The Oracle OpenWorld conference is not going well for the database giant. Attendees were left wondering whether 2004 had ever happened after Larry Ellison virtually repeated his keynote speech from last time. That's an unusual way to celebrate nearly a year of Oracle Database 10g, the company's flagship product: the old Ellison would have been talking world domination by now.
The next keynote was even more embarrassing. Honoured guest Scott McNealy had missed the memo that said 'be nice to your hosts': he took the opportunity to lay into Oracle for not understanding dual-core processors. Why charge for two licences for one chip, he said, just because it has two cores?
He has a point. This is a fault line between hardware and software that will only widen. Traditionally, software companies have charged one licence fee per product copy: easy to understand and manage in a world where computers are simply single processors in unconnected boxes. But physics dictates that chip makers must now put multiple processors in single chips to remain competitive. That works fine for them: they can continue to cut costs and increase performance. Yet this advantage will be utterly lost if software companies promptly multiply licence fees.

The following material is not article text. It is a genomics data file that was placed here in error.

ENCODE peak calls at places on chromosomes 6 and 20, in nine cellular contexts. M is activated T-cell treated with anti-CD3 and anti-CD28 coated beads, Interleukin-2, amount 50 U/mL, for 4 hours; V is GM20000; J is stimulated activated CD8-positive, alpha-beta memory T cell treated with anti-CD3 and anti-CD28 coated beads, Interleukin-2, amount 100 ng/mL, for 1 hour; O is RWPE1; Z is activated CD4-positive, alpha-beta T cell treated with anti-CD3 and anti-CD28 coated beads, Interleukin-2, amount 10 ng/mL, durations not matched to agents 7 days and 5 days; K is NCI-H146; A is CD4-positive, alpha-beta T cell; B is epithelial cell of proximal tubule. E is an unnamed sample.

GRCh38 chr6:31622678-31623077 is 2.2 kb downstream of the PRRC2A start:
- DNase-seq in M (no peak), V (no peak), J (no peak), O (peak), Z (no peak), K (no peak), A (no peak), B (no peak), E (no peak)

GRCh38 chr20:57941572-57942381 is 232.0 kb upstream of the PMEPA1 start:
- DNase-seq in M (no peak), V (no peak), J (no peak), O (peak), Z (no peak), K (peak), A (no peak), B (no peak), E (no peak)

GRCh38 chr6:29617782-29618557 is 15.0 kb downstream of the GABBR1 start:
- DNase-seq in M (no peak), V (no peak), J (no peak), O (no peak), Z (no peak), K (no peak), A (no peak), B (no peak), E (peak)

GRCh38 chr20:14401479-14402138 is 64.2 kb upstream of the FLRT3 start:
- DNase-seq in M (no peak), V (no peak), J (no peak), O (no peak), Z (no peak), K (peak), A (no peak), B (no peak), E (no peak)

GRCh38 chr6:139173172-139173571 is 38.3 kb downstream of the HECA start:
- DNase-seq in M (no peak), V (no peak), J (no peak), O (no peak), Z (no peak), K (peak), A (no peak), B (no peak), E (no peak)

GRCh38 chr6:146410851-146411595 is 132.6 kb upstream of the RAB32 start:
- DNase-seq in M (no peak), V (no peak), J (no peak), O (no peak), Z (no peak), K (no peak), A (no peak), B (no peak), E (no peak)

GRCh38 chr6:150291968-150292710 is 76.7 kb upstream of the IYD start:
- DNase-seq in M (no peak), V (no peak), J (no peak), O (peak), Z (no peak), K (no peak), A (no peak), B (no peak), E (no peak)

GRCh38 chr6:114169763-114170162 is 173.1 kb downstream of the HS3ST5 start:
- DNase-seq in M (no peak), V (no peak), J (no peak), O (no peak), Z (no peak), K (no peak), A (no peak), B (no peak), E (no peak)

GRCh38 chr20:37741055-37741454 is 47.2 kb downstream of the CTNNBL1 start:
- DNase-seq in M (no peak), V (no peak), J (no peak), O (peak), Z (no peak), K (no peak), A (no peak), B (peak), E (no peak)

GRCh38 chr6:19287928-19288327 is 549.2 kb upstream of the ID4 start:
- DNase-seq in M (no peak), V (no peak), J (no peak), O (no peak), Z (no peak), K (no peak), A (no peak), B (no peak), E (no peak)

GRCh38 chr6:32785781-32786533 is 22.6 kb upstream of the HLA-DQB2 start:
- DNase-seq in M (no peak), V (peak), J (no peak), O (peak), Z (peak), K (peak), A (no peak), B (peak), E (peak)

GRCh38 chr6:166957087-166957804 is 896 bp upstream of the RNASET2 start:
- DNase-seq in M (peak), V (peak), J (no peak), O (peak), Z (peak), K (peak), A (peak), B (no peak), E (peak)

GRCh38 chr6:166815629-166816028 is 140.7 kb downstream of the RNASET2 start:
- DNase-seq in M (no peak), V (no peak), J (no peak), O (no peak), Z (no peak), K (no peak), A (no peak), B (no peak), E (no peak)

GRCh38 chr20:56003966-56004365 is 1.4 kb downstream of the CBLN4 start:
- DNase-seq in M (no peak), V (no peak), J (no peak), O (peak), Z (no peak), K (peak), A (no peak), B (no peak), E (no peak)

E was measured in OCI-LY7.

Oracle is not alone in arguing that if two copies of its software are running simultaneously then two licence fees are payable, no matter what hardware is involved. This is not only short-sighted, it is self-defeating. Assuming a single core chip that runs twice as fast as a dual-core, both parts will run the same amount of software: why then should one attract twice the licence overhead? So far, this hasn't been a problem. There have always been faster chips.
That option is no longer available. By imposing a huge tax on the only sensible path for hardware innovation, software companies will either freeze the market or drive users to open-source software -- whose licence model is utterly agnostic about hardware configurations. Neither option will buy Ellison many more yachts. Moreover, as virtualisation and grid computing become facts of life, the disconnection between software and the hardware beneath will become complete. One piece of software may be running on any number of processors anywhere in the world: the old licensing model is as relevant to this as longbow practice is to the Marines.
If Oracle wants to be taken seriously as a player in this new world, it must reform its licensing and move on quickly. It cannot hold back the future by merely repeating its past.